- Ordering this crowd-favorite sweet mixer will actually reduce the number of calories you consume during the evening. This beverage is an excellent choice for those who are trying to lose weight. Since soda is just carbonated water with no calories, the vodka provides the majority of the calories. If you’re looking for a refreshing change, a squeeze of lime can help!
- A mojito is your best bet if you’re a rum drinker looking for a pleasant beverage but don’t want the sugar bombs that come with other cocktails. Fresh muddled mint and lime are used in this Cuban favorite. Although bartenders would occasionally add more than a dash of sugar. So just make sure they don’t use too much syrup, or ask them to leave it out entirely and simply add more mint.
- Do you have a hankering for something with a bit of a kick?
- Whiskey on the rocks is a great way to avoid the added sugars. Because it’s basically a shot of whiskey and some ice, drinking spirits on the rocks will help you avoid any additional calorie consumption.
- If you enjoy brunch (like I do! ), a bloody mary is a drink that you can enjoy without breaking your diet. Instead of a mimosa, order this alcoholic beverage combined with tomato juice. It’s not only low in sugar, but it’s also high in vitamin C, potassium, and vitamin A. Order a virgin mary mocktail instead of a cocktail if you want to avoid the calories and alcohol. There are only 29 calories in each serving!
- Palomas are sour pink drinks made with grapefruit and lime juice that are similar to margaritas but without the calories. Without worrying about the sugar content, grab one of them for an after-five refreshment.
As you can see, eliminating alcohol from your diet totally isn’t the only way to stay on track. There are numerous alternatives to liquor that can be simply incorporated into your health path.
Just keep track of how much alcohol you consume and remember to stay hydrated.
What is the best alcoholic drink for a diabetic?
Alcohol with a low sugar or carbohydrate content is the best choice for diabetics.
Light beers, red and white wines, distilled spirits, and low-carb cocktails are all OK, as long as sugary juices or syrups are avoided.
Traditional cocktails, dessert wines, and cream liqueurs, on the other hand, tend to have higher sugar content, which can cause blood sugar levels to spike.
Whatever type of alcoholic beverage you choose, keep in mind that it’s not simply sugar that affects your blood sugar control. It’s the same with booze. As a result, you should drink in moderation and adhere to the guidelines outlined above.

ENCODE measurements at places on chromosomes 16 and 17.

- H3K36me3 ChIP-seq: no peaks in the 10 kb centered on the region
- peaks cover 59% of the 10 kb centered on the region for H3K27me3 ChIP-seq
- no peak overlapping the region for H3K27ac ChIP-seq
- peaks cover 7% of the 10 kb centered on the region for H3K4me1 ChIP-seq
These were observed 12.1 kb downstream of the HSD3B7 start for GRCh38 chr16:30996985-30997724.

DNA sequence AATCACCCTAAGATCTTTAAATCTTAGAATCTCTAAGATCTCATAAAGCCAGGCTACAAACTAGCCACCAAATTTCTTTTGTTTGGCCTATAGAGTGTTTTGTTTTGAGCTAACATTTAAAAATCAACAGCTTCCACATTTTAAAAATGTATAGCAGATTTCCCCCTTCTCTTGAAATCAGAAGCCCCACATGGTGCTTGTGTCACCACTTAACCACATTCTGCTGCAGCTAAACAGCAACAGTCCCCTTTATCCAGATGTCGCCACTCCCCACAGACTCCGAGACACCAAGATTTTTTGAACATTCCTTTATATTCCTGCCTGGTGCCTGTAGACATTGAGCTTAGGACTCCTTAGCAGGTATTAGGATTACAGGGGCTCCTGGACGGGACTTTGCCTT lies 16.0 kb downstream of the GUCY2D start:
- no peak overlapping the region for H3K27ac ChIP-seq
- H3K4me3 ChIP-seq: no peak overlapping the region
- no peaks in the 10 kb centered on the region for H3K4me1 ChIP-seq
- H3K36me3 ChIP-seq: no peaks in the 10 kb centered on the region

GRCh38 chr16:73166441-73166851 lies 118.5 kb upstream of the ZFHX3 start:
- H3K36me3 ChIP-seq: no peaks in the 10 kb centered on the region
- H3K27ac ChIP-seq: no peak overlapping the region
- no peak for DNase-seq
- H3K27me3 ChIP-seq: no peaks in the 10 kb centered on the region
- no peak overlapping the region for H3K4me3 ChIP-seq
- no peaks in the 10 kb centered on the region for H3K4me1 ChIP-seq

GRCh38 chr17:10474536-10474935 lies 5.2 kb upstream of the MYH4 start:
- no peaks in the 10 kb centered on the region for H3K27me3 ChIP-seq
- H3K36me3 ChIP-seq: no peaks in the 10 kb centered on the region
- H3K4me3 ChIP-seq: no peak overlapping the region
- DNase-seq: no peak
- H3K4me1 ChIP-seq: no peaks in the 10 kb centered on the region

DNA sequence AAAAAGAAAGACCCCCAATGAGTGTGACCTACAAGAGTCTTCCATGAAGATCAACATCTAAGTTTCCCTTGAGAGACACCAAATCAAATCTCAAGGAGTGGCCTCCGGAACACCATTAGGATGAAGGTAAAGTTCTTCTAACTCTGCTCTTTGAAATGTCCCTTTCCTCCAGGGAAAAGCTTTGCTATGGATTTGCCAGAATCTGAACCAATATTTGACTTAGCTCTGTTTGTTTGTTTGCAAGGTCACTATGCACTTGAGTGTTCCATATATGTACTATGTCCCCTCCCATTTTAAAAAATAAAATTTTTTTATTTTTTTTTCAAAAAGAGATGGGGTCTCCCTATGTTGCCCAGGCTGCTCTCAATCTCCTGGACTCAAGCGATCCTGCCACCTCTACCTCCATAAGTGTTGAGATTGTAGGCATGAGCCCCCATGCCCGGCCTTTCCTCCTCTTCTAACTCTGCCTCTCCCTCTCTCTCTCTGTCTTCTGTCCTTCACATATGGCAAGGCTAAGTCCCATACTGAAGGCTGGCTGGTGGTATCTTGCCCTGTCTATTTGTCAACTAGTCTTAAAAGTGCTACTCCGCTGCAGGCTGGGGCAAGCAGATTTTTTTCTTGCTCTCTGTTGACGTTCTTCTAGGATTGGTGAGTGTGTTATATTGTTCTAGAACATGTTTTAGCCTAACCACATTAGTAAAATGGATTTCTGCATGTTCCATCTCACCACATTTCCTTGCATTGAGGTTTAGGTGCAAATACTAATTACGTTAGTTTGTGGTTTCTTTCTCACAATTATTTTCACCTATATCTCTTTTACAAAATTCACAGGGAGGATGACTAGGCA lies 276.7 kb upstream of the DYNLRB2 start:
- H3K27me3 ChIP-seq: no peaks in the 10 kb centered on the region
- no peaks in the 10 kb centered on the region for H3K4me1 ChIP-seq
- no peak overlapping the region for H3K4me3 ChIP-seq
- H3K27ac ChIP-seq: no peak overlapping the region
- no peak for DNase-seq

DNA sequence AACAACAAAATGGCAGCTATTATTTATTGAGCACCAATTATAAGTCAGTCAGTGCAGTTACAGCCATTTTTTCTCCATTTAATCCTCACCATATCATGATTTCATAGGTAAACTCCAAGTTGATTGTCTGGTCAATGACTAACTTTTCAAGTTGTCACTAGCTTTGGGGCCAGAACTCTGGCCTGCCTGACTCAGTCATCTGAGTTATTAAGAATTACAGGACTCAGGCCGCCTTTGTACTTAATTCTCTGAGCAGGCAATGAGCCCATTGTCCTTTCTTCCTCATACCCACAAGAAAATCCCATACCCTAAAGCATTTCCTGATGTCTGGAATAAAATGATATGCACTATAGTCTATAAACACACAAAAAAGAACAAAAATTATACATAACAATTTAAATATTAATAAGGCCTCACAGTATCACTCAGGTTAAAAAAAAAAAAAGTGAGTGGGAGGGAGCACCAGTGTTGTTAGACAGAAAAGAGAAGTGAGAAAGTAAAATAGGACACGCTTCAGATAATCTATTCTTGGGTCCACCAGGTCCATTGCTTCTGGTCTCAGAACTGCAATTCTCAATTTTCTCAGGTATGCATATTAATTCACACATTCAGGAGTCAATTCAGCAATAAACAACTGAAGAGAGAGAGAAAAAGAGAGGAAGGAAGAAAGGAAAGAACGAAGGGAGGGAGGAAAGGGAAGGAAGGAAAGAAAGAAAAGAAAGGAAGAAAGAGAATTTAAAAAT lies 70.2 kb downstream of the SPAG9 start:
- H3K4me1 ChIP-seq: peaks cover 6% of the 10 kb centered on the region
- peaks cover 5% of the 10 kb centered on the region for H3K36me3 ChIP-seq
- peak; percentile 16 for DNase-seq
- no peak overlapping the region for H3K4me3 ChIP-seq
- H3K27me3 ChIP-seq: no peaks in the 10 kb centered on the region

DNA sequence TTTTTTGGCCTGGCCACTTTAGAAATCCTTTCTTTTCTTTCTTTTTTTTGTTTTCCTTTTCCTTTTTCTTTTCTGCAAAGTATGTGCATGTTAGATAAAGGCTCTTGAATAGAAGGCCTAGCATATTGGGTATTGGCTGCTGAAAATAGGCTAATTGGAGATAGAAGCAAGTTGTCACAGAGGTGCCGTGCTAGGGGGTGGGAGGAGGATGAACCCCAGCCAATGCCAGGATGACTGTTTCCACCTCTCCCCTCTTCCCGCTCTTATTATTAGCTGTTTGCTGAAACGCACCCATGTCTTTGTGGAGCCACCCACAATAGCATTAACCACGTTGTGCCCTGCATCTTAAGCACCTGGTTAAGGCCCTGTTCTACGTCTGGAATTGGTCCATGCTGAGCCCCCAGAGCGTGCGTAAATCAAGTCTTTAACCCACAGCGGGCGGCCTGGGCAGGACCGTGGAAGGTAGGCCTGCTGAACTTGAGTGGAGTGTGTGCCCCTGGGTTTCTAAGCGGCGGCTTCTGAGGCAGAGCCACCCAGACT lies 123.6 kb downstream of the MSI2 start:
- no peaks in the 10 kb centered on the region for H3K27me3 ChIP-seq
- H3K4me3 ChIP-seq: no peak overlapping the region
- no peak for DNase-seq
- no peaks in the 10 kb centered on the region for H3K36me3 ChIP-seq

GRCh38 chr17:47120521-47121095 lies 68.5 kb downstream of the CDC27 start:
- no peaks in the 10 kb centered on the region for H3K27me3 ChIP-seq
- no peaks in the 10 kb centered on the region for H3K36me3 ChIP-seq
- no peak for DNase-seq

Certain diabetes drugs, such as insulin and sulfonylureas, can raise your risk of hypoglycemia, which is amplified by alcohol. If you’re on medication, check with your doctor to see if and how you can consume alcohol safely.
What mixed drinks have the least sugar?
- Salt and Wind is one of eight low-sugar cocktails to try.
- Paloma. The Paloma is a margarita’s cousin: it’s created with tequila and citrus, but instead of lime, the predominate flavor is grapefruit.
What is the best alcohol to drink to lower cholesterol?
According to a few studies, persons who drink alcohol in moderation have a lower risk of heart disease and may even live longer than those who don’t. Alcohol has also been linked to a lowered incidence of blood clots and inflammation markers.
Many people believe that alcohol’s greatest benefit is its capacity to enhance HDL cholesterol levels (the “good” kind that helps sweep cholesterol deposits out of your arteries and protects you from heart attacks).
Because it includes higher levels of natural plant compounds — such as resveratrol — that have antioxidant characteristics and may protect artery walls, red wine may offer the greatest benefit for lowering heart disease risk and death.
Which alcohol is easiest on the liver?
That takes us to the conclusion of our investigation into which types of alcohol are the easiest for the liver.
Unfortunately, no sort of alcohol is gentler on the liver than others. What matters most is the amount of alcohol you consume.
At the end of the day, the most harmful component of alcohol is “ethanol,” which is present in all alcoholic beverages. The only difference is the amount of ethanol in each.
That’s why it’s not as simple as comparing whether bourbon or beer is worse for your liver. Alternatively, vice versa
Chronic alcohol intake, regardless of the type of alcohol consumed, is harmful to the liver and the body as a whole.
Drinking within suggested guidelines and leading a healthy lifestyle, on the other hand, is unlikely to place undue strain on the liver.